Thatcherism, Crime and the Legacy of the Social and Economic ‘Storms’ of the 1980s
24 Pages Posted: 6 Jun 2017
Date Written: June 2017
Using insights from the classical sociology of deviance and social structure (notably Durkheim and Merton) we explore the enduring impact of the social and economic changes which started in the UK in the early 1980s. In the two subsequent decades the UK went through a period of radical economic restructuring, leading to lasting social change. We seek to gauge the effect of these combined social and economic processes, which we label social and economic ‘storms’, at the national level. In so doing we assess, and ultimately defend, the heuristic utility of this conceptualisation, considering the extent to which such social and economic storms (individually and collectively) weakened bonds between individuals, within and between families, and across communities. We use proxy measures of economic and social changes in combination with recorded crime statistics to explore the degree to which such processes might be associated with victimisation rates. We find that crime was related to these macro‐level ‘storms’, although ultimately they were driven by economic variables. Our analyses show how political decision making can shape long‐term trends in crime rates.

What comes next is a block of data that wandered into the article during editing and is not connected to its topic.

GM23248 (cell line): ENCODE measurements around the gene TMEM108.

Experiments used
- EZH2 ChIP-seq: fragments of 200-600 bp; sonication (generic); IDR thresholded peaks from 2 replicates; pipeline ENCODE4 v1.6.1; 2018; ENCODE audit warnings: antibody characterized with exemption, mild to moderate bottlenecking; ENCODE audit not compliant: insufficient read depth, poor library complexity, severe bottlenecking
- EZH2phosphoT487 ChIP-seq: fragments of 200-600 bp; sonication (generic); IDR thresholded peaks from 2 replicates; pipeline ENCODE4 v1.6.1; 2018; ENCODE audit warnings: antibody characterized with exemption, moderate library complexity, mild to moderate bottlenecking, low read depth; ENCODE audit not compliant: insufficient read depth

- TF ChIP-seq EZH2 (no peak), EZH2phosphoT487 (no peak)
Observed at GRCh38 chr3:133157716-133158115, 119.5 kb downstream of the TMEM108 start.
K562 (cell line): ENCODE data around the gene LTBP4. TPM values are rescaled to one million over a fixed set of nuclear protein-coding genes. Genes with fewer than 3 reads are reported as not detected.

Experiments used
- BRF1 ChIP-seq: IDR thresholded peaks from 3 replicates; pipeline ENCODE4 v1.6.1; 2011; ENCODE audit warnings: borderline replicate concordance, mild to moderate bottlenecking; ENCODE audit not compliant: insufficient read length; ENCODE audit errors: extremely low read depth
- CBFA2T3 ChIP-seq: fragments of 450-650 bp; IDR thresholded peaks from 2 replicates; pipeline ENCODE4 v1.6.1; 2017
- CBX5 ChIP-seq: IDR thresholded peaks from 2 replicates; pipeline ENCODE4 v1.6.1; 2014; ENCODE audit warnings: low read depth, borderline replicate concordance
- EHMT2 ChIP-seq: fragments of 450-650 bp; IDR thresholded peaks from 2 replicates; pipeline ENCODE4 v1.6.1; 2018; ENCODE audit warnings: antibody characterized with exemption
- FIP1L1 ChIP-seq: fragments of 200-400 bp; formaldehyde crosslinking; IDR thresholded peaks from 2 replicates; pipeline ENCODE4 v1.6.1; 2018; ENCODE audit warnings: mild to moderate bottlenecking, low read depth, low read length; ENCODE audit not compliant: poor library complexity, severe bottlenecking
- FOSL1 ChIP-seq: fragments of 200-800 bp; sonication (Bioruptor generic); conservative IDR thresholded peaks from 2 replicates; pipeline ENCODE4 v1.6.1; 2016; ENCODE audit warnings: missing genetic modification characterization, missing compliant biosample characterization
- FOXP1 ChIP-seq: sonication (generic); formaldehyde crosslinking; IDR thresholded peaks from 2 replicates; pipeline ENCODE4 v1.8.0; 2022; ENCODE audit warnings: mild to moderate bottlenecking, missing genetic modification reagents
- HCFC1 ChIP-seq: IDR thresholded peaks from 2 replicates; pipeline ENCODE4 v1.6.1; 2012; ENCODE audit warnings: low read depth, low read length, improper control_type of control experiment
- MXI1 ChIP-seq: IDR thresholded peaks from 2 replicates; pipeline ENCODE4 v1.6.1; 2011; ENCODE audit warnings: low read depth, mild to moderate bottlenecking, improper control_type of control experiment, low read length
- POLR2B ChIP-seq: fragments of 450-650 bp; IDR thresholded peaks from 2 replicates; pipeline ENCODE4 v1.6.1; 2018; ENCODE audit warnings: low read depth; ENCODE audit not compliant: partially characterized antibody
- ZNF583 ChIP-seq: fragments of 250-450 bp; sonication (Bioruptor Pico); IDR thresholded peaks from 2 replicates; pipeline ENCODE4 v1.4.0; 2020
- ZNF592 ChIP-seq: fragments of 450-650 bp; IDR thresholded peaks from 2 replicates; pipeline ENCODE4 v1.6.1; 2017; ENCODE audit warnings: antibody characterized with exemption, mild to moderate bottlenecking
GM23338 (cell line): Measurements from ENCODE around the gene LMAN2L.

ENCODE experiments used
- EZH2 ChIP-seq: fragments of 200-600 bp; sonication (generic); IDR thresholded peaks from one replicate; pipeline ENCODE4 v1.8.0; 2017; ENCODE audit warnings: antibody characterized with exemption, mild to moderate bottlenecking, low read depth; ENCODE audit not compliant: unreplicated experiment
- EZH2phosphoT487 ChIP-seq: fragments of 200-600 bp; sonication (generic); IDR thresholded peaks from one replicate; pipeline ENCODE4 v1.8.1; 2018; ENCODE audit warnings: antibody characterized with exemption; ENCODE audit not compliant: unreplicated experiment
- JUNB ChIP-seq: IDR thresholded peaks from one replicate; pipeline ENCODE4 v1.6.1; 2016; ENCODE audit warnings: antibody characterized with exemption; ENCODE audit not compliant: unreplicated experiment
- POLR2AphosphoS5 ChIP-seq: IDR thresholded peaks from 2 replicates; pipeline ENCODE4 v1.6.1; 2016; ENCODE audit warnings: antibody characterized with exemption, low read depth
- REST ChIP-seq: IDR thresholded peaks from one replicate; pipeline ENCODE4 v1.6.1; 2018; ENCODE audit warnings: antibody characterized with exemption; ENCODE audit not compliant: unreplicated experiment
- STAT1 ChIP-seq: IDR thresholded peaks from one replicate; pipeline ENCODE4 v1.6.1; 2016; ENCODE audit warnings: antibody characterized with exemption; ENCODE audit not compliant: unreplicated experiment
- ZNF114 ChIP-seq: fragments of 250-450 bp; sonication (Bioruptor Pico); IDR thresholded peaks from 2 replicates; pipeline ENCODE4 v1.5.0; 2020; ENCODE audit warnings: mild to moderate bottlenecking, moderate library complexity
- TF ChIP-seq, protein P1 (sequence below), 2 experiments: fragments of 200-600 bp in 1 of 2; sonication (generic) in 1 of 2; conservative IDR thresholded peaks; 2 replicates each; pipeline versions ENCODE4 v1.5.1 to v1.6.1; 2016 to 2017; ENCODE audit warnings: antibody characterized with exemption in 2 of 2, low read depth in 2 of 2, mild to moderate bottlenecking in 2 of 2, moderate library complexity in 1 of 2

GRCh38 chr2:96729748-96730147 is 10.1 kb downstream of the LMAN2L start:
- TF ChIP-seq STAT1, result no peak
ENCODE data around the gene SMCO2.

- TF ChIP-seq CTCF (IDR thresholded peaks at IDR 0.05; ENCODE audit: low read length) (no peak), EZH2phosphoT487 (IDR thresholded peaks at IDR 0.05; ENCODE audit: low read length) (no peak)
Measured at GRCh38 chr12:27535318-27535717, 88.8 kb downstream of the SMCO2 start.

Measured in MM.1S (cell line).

Keywords: Thatcherism, crime trends, the New Right, anomie theory, politics and crime
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